Safer Sex Options

Safer sex refers to practices that reduce the risk of sexually transmitted infections (STIs) and/or unintended pregnancy. Couple things:

  • We say “safer” instead of “safe” because there’s never zero risk, but we can manage risk with different strategies.
  • Safer sex is not as easy as “Just do this” or “Don’t do that.” We believe in having a list of options so that people can do what’s most relevant to them.

Ongoing practices:

  • Testing - Some of us get tested regularly, every 3 or 6 months, and some of us get tested before each new partner. See the testing section for more detailed information and how to choose a routine that makes sense for you.
  • Communication - Talking about getting tested, STI status, preferences for barriers, etc.
  • Safer substance use - Some of us drink or use drugs, and might not make the same decisions when we are drunk/high as when we’re sober. If we’re partying and aren’t sure if we’ll be having sex, we might bring barriers and lube just in case. Some people keep track of their drinks by writing a tally on their arm, and don’t try new substances, or mix, unless we’re with friends and feel safe. Or, we stick with a buddy and keep an eye out for one another.
    • Remember: a person who is drunk or high can’t give consent.

In the moment:

  • Condoms - either external (worn on the penis/strapless) or internal (worn inside the vagina/fronthole). They are a barrier between one person’s fluids and another person’s mucous membrane. They prevent against STI transmission and also unintended pregnancy.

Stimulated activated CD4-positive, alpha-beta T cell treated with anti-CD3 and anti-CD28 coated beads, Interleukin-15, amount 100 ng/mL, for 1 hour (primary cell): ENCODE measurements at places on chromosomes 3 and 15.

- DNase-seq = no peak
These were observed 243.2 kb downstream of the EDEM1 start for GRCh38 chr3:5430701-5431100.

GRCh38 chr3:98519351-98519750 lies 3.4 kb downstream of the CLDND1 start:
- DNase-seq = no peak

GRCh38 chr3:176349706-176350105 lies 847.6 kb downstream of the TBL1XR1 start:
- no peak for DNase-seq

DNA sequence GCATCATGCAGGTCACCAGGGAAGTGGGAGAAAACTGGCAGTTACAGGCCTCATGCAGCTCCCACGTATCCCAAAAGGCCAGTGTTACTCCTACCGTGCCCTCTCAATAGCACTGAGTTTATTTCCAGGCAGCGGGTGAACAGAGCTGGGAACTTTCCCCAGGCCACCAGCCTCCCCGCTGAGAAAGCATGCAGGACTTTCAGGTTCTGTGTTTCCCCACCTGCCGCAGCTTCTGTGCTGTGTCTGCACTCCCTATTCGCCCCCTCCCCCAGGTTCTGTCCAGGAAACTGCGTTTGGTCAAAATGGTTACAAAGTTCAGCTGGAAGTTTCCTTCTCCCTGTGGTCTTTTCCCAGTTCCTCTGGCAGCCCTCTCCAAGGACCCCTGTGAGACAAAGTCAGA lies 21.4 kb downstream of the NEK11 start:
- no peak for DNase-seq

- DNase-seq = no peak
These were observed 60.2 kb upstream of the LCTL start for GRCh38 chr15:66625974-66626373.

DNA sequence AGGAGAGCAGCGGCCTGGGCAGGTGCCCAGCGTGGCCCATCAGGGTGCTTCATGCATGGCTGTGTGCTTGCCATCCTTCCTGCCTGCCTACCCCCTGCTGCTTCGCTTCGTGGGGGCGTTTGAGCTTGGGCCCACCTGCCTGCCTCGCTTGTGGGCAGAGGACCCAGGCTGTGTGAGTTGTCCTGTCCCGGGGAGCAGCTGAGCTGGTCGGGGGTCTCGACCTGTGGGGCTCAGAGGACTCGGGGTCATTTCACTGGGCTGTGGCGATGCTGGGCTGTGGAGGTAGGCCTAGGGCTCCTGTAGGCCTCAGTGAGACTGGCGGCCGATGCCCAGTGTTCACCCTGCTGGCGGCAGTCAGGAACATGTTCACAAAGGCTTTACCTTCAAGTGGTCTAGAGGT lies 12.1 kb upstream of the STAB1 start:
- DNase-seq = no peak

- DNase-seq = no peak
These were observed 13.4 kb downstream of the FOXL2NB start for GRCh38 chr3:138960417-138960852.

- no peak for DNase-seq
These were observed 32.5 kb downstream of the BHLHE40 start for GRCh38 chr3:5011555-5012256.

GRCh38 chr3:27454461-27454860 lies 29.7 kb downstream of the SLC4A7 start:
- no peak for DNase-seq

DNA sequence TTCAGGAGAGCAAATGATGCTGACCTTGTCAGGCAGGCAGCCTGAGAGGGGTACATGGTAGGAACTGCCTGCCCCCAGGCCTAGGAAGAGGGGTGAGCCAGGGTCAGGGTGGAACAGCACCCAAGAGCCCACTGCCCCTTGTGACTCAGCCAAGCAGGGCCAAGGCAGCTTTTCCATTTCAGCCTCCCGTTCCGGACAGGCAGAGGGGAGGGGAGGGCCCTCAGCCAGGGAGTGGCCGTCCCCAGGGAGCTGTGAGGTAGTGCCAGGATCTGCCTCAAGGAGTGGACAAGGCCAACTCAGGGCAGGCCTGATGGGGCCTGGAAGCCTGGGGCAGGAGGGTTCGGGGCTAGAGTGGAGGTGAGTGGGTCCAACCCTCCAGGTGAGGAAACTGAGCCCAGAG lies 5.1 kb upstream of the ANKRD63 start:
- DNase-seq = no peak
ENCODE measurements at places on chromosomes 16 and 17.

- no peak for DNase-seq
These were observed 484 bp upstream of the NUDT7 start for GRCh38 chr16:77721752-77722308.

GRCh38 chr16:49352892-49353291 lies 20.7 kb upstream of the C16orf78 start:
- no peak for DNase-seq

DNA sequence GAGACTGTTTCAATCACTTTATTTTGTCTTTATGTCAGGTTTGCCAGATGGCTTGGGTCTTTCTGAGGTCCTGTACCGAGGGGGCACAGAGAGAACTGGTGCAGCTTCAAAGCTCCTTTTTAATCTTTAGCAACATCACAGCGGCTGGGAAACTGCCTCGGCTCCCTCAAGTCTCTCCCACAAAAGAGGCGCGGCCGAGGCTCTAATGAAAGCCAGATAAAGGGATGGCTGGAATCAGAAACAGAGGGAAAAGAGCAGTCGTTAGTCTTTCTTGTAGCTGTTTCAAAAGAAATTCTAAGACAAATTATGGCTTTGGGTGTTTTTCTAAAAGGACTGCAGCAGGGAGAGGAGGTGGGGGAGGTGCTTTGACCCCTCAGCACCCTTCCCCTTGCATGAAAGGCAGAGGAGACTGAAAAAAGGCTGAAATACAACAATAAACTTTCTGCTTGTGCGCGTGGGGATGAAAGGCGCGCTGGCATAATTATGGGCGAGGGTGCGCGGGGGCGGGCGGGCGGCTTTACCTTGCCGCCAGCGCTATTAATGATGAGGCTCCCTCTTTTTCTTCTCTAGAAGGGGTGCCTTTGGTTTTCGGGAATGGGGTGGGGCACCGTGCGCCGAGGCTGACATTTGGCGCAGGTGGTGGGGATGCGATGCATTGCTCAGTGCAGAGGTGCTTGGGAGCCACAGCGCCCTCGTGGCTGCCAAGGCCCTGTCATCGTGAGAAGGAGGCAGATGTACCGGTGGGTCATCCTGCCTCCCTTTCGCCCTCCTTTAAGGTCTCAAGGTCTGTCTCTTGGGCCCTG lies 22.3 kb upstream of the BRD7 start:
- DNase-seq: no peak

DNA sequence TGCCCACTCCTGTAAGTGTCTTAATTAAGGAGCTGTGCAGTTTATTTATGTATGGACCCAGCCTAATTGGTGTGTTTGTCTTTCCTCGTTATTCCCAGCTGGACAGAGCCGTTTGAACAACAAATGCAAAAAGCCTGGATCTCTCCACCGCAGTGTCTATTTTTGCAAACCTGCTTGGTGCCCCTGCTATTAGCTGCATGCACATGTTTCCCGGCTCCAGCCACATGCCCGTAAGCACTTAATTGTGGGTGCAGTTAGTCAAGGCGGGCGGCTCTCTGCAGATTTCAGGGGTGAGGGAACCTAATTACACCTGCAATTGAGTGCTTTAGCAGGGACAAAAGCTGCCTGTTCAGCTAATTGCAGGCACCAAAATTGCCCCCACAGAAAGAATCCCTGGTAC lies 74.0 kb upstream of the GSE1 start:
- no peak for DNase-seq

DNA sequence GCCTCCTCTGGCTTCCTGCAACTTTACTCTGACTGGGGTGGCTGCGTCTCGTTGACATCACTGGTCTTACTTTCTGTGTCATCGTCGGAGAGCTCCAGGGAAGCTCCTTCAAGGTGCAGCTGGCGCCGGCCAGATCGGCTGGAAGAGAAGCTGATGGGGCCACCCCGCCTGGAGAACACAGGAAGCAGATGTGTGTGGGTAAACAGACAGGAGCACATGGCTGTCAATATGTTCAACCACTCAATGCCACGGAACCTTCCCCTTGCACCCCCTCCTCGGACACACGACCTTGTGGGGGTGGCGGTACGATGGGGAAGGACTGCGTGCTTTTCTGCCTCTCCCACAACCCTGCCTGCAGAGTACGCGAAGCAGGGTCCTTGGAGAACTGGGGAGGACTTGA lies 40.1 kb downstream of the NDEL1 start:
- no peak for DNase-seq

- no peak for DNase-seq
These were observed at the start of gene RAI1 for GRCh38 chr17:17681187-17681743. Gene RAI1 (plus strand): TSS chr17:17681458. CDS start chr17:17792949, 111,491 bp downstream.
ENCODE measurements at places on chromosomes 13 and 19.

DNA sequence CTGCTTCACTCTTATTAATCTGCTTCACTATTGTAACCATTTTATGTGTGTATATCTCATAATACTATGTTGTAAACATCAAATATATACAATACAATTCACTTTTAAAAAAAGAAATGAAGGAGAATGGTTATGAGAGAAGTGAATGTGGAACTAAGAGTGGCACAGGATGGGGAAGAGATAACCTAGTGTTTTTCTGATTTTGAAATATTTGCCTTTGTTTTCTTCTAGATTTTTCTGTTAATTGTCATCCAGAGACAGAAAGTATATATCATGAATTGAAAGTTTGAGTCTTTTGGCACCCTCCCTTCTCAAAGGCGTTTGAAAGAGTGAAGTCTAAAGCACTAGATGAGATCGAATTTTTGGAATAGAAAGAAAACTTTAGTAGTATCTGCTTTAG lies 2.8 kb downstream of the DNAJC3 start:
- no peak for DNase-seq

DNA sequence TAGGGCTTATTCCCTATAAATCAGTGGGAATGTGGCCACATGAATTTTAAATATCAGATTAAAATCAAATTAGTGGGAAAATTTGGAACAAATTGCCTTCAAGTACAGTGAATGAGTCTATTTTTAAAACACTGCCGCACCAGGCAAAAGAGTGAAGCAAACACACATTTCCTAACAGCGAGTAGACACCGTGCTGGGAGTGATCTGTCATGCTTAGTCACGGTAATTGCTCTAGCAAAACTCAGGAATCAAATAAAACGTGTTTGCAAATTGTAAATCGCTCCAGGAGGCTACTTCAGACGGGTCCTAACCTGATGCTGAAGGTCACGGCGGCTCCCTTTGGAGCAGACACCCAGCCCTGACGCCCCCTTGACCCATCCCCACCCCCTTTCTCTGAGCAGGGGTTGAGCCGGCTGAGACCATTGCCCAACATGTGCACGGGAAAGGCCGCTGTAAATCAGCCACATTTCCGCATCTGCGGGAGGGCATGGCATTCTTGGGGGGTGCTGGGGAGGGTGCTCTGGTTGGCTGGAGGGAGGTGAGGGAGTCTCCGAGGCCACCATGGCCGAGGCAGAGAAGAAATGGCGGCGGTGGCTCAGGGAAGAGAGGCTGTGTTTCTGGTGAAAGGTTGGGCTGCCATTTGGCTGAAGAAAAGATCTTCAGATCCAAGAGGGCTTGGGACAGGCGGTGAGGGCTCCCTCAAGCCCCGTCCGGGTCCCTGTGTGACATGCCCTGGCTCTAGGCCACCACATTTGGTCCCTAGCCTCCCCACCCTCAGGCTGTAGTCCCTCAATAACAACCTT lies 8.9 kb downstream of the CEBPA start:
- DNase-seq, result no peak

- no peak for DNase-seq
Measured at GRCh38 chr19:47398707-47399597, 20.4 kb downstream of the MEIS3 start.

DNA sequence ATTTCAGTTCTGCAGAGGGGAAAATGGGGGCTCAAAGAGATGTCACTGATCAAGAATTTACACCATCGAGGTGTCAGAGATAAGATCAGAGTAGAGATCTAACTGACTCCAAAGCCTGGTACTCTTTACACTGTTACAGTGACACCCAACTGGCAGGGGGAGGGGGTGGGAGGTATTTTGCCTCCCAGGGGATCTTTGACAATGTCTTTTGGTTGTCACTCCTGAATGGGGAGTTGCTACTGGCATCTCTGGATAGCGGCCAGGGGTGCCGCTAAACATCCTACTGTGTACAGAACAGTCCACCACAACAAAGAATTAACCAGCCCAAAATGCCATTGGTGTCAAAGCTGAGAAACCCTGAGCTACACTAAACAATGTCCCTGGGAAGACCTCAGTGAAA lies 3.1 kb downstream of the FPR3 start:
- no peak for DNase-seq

• Lube - makes things wetter so things are smoother! There are 2 reasons to use lube
    1. because it feels good! Lube can increase sensation and help transform friction into pleasure!
    2. it decreases the chance of a condom breaking, and also reduces the risk of irritation to mucous membranes.
  • Dams - these are a thin, stretchy, silky smooth, rectangular sheet of latex used for oral sex on a person who has a vulva and for oral-anal contact. The barrier prevents STI transmission from mouth to genitals, or from genital to mouth/throat.
    • If you have a latex allergy, don’t like the scented dams, or just want to try it out, you can cut a condom into a dam.
      • Remove the condom from the wrapper, leave it rolled.
      • Using scissors, carefully cut the tip off the condom.
      • Cut the rolled up condom.
      • Unroll it - you will have a rectangle barrier for sexy funtimes